Evaluation of soluble transferring receptor levels in children with iron deficiency and beta thalassemia trait, and in newborns and their mothers.Turk J Pediatr 2002 Oct-Dec; 44(4):289-93TJ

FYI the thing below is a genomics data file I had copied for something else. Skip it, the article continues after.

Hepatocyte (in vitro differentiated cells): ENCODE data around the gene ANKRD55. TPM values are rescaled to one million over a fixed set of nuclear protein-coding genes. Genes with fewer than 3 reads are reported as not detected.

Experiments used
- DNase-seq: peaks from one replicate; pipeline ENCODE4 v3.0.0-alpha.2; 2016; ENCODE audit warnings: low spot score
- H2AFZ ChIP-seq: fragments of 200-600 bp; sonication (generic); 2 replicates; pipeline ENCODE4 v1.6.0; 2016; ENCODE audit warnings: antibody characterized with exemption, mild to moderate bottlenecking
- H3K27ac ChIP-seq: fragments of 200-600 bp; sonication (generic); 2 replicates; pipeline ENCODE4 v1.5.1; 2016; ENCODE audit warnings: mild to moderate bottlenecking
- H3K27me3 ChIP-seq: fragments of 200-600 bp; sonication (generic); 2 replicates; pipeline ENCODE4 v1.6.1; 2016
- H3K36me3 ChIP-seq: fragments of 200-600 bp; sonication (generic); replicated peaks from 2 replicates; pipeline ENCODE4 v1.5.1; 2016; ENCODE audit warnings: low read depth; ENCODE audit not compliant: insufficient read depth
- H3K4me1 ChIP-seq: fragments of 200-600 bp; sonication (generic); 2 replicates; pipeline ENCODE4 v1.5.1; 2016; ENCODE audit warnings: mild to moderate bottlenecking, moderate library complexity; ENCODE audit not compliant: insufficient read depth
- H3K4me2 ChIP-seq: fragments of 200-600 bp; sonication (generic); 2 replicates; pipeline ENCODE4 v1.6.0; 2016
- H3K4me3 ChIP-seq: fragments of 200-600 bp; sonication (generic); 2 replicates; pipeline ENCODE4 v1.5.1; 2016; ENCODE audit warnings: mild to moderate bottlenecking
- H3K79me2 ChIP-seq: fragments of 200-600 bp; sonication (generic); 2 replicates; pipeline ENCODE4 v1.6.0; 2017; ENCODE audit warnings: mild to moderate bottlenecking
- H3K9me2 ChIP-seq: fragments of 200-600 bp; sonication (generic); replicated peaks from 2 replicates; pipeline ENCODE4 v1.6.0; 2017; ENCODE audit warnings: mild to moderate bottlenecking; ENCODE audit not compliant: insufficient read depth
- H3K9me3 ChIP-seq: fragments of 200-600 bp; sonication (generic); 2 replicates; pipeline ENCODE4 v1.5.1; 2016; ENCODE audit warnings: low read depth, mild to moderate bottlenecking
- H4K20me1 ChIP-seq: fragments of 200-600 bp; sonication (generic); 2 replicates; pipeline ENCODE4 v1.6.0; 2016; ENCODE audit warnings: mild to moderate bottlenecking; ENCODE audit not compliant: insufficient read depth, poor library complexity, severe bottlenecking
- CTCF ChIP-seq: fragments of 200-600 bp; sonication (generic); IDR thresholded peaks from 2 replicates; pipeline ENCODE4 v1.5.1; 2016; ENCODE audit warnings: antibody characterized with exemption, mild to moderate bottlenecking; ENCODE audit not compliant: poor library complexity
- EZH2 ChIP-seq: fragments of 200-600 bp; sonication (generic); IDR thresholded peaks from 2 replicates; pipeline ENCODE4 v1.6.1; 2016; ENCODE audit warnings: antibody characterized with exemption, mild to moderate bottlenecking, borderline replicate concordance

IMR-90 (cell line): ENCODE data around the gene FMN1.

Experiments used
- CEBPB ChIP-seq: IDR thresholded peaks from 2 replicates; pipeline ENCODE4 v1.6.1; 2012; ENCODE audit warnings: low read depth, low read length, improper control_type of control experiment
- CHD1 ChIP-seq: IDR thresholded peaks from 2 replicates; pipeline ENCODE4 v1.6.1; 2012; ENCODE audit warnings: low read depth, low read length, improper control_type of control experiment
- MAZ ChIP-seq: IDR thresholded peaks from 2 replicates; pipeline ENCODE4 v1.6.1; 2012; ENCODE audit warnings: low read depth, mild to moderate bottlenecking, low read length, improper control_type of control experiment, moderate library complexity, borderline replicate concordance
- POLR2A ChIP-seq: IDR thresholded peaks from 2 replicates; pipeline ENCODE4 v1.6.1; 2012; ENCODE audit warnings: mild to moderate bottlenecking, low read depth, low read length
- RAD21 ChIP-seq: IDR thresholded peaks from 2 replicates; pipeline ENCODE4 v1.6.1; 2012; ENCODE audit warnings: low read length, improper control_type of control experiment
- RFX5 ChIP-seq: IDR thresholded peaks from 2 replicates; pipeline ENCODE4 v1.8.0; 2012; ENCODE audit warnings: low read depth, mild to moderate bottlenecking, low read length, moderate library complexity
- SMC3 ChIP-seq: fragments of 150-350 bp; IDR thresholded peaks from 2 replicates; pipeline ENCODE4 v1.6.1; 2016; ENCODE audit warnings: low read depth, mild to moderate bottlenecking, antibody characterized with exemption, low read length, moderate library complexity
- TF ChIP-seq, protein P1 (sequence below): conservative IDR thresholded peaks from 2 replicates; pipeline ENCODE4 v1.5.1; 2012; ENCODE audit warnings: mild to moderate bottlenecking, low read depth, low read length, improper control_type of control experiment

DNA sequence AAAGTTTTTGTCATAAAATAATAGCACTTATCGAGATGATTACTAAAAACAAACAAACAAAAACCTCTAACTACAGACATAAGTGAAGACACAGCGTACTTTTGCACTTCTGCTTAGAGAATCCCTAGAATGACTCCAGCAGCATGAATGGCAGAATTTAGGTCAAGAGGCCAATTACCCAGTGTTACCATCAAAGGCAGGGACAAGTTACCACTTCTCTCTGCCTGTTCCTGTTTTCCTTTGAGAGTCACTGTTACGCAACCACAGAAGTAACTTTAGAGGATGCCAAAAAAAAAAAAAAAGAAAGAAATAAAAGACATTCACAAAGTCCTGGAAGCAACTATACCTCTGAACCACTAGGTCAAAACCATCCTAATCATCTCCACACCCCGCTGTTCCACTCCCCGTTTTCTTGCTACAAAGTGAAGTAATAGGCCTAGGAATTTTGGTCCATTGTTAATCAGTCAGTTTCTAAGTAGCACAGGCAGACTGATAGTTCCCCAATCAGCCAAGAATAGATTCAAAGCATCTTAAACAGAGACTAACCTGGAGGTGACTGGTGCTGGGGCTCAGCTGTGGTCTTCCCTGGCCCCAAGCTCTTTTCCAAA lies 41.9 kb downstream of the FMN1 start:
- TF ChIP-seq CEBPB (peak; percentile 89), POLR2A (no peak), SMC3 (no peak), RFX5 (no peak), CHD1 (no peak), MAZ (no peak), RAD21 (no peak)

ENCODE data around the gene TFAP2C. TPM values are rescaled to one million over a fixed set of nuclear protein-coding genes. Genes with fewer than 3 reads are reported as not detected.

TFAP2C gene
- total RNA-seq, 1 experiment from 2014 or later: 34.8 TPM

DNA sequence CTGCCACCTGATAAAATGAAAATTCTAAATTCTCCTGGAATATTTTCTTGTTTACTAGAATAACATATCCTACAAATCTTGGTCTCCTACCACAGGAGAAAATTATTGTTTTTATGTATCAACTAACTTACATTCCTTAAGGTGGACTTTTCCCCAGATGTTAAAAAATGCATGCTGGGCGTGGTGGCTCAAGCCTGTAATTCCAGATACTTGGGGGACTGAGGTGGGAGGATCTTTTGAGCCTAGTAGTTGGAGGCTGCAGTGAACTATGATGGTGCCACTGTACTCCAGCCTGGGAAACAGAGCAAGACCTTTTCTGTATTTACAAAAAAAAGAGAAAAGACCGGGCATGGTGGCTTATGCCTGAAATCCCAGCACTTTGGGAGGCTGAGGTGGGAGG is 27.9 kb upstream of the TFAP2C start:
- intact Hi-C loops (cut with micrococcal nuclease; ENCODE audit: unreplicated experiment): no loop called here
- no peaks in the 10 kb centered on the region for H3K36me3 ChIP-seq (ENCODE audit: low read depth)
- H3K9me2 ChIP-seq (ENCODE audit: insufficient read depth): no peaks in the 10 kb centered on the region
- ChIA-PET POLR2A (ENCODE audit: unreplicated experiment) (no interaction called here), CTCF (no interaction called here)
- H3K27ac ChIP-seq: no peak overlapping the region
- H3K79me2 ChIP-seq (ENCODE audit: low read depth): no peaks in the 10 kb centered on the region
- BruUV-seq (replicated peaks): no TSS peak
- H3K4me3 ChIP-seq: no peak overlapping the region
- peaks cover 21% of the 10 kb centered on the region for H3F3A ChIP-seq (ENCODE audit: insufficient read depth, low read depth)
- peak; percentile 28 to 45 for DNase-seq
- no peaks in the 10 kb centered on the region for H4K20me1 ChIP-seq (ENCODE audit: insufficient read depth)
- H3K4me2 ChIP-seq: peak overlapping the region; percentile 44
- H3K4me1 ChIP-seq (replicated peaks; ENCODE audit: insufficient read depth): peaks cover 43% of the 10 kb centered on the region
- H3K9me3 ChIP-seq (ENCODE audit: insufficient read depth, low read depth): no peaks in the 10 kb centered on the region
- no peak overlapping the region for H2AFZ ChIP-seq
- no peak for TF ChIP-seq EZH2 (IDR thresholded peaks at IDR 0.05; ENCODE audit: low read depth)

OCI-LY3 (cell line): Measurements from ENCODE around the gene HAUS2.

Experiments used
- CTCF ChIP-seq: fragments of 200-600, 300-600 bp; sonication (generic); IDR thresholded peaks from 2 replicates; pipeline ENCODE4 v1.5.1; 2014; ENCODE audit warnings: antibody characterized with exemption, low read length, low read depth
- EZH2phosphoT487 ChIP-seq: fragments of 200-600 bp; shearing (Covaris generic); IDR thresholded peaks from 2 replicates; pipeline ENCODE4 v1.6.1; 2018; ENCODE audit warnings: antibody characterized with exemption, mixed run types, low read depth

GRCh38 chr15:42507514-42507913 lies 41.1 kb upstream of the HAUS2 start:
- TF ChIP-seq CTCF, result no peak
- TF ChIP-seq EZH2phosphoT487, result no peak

In this study we first aimed to investigate the value of soluble transferrin receptor levels (sTfR) in healthy, iron deficient and beta thalassemia trait children and to determine whether sTfR is a useful indicator of iron deficiency. Secondly, we investigated the effects of iron supplementation of sTfR levels in a group of iron deficient children. Third was to describe sTfR in newborn infants and determine whether or not maternal iron deficiency is an important predictor of infant sTfR. Six groups were formed: Children with iron deficiency (n=22), post-iron therapy (n=16), beta thalassemia traits (n=19), healthy children (n=19), full-term newborns (n=20), and their mothers (n=19), Complete blood count (CBC), serum iron, iron-binding capacity, ferritin and sTfR levels were measured. sTfR/log ferritin indexes were calculated. sTfR levels of children with iron deficiency and with beta thalassemia trait were found to be significantly higher than those of healthy children (p<0.0001 and p<0.001). Children with iron deficiency showed a greater increase in the levels of sTfR than those with beta thalassemia traits (p=0.008). Although sTfR levels of subjects having iron therapy decreased, the levels still remained high compared to controls (p=0.002). Newborns had significantly higher levels of sTfR than controls (p<0.0001). Although sTfR levels of mothers with iron deficiency were higher than those of mothers having no iron deficiency (p=0.009), there was no difference in the levels of sTfR between newborns of both groups of mothers (p=0.790). sTfR is a useful parameter which shows body iron status as well as erythropoietic activity in children. It is independent of mother's iron status, and is due to erythropoietic activity in newborns.